Thirty years ago, Jeff Margaritell and partner Charles Pacino filled a void in Monmouth County — they opened a Harley-Davidson dealership. Margaritell, now the sole owner, does brisk business in this distinctly American product.
The dealership, originally located a few doors down Broadway in West Long Branch, moved to its current location in the early 1980s. Business has been so good lately that two years ago Margaritell added a showroom and warehouse, more than doubling the original 10,000 square feet of the original building to a roomy 22,000.
In recent years, Harleys have been so popular that many models sell out before they even arrive at the new showroom, he said.
According to Margaritell, 100 people were waiting in line last June 29 when the 2003 model year became available for sale, up from 35 people the previous year; he had 75 waiting the year before.
"I always sell out months in advance," he said. The manufacturing company, Harley-Davidson Inc., posted a 19.4 percent increase over first quarter profits last year, according to the company’s Web site.
But times weren’t always that good, said Margaritell.
In the 1970s, when Honda bikes were popular, sales were down. The manufacturing company merged with American Machine and Foundry Co, in 1969, leading to what Margaritell called quality control issues, even rumors of product sabotage by unhappy union workers. But when the company was bought back by 13 of the original executives in 1981, things started to look up. A new Softail model introduced in 1984, as well as two new engine innovations, brought the product back to the quality that it represents to motorcycle owners today.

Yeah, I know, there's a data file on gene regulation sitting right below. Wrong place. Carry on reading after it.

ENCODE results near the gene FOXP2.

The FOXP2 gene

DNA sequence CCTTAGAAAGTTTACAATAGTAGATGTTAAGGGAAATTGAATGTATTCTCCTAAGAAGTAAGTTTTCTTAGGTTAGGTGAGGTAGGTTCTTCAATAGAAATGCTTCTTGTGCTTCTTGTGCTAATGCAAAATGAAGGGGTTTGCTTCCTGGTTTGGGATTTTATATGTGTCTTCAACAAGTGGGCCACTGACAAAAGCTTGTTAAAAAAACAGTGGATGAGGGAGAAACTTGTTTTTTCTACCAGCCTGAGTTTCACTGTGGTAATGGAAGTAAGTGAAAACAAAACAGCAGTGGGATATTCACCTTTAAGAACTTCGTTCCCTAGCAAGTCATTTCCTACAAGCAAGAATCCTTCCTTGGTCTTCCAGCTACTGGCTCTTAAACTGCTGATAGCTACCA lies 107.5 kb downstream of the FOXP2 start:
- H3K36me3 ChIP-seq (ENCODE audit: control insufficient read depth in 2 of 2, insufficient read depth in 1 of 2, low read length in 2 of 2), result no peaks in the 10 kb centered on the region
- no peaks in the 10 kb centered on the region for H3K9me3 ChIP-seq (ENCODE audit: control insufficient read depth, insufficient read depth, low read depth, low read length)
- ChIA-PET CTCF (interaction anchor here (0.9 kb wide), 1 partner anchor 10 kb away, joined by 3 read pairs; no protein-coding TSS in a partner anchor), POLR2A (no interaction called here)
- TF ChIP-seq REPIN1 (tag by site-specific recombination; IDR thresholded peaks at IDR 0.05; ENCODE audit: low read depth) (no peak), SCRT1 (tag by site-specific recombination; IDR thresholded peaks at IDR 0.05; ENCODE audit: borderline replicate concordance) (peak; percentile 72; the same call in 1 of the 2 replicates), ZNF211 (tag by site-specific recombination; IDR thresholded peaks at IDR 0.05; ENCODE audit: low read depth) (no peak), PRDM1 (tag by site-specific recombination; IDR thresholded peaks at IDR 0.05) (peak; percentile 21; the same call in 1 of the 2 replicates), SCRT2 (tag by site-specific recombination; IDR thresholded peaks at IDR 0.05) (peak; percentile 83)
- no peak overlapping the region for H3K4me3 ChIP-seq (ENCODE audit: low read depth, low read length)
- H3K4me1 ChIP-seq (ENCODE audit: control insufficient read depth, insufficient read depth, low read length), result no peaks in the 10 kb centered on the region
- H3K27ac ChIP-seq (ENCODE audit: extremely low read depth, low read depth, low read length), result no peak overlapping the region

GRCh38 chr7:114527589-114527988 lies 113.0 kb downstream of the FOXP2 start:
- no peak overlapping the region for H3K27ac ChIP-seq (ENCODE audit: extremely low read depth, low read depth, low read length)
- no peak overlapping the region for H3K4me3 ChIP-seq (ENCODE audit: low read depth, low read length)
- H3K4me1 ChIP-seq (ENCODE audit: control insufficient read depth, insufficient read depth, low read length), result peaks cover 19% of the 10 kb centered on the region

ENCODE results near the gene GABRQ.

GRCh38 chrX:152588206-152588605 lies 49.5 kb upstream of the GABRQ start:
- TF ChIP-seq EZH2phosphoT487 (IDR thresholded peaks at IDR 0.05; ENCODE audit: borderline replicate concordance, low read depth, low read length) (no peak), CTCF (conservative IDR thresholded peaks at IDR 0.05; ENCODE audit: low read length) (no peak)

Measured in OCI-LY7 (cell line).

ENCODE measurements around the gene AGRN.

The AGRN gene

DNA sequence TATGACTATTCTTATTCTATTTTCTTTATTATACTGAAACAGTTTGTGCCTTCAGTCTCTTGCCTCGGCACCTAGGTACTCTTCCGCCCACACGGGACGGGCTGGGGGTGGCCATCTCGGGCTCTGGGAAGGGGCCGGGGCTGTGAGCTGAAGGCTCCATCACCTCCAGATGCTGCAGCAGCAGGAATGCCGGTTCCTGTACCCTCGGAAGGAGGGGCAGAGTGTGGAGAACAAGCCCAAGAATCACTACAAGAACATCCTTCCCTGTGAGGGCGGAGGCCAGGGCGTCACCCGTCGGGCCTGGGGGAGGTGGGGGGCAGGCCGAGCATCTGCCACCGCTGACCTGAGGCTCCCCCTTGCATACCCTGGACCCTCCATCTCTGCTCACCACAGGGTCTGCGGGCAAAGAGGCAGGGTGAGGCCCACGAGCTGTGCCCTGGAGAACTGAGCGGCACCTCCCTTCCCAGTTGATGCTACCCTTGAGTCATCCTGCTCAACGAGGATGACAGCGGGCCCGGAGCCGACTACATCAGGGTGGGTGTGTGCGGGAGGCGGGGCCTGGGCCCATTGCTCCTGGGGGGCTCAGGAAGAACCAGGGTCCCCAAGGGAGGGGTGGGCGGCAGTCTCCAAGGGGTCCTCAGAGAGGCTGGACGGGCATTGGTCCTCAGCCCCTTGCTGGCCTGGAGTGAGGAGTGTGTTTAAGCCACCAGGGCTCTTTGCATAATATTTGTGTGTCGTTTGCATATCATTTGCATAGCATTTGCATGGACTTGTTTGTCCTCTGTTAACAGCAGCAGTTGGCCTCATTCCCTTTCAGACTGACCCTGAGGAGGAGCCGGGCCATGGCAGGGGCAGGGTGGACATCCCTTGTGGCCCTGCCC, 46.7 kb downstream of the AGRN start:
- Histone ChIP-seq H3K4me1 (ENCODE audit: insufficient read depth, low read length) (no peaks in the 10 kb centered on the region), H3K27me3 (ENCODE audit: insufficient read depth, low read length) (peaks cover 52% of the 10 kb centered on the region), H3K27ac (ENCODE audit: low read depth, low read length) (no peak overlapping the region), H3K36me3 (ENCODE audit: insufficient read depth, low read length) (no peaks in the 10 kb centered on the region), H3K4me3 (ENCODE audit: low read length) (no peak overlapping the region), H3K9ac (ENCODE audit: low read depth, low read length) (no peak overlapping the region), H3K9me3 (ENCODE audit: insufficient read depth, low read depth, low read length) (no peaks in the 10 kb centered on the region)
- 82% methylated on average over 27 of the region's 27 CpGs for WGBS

The image of the motorcycle owner has changed over Harley of Long Branch’s 30 years, according to Harley-David-son.com. The median age of a Harley buyer is almost 46, up from the middle 30s in the 1980s. Women now account for 9 percent of Harley purchasers, up from 2 percent in 1987. The median annual household income of a Harley rider is $78,300.
Margaritell attributes the change to people whose families are older and now have free time and money. "I hate it when [younger riders] call my bike an old man’s bike because I drive a touring bike. I usually show them up by out-cornering them," said Margaritell, who used to race motorcycles on a flat track or dirt track, similar to the kind used for horse races.
But you don’t have to earn a king’s ransom to ride a quality bike. The Buell Blast, an entry-level motorcycle, costs around $4,500. Buell Motorcycle Co. is a division of Harley-Davidson Motor Co. Harley of Long Branch also has a supply of used bikes for sale, as well as a complete supply of parts and Harley clothing.
Margaritell plans to hold a sale in August to mark his 30th year in business, along with the company’s 100th anniversary. Harley-Davidson Motor Co. will kick off its yearlong centennial celebration July 20 in Atlanta, launching its Open Road Tour. The tour was originally scheduled to stop at Raceway Park, Old Bridge, but the location has been moved due to local concerns over security following biker gang-related violence in Long Island, N.Y., and Nevada. The new northeastern United States location for the tour has not been announced. Proceeds from the tour will help fund research of muscular dystrophy.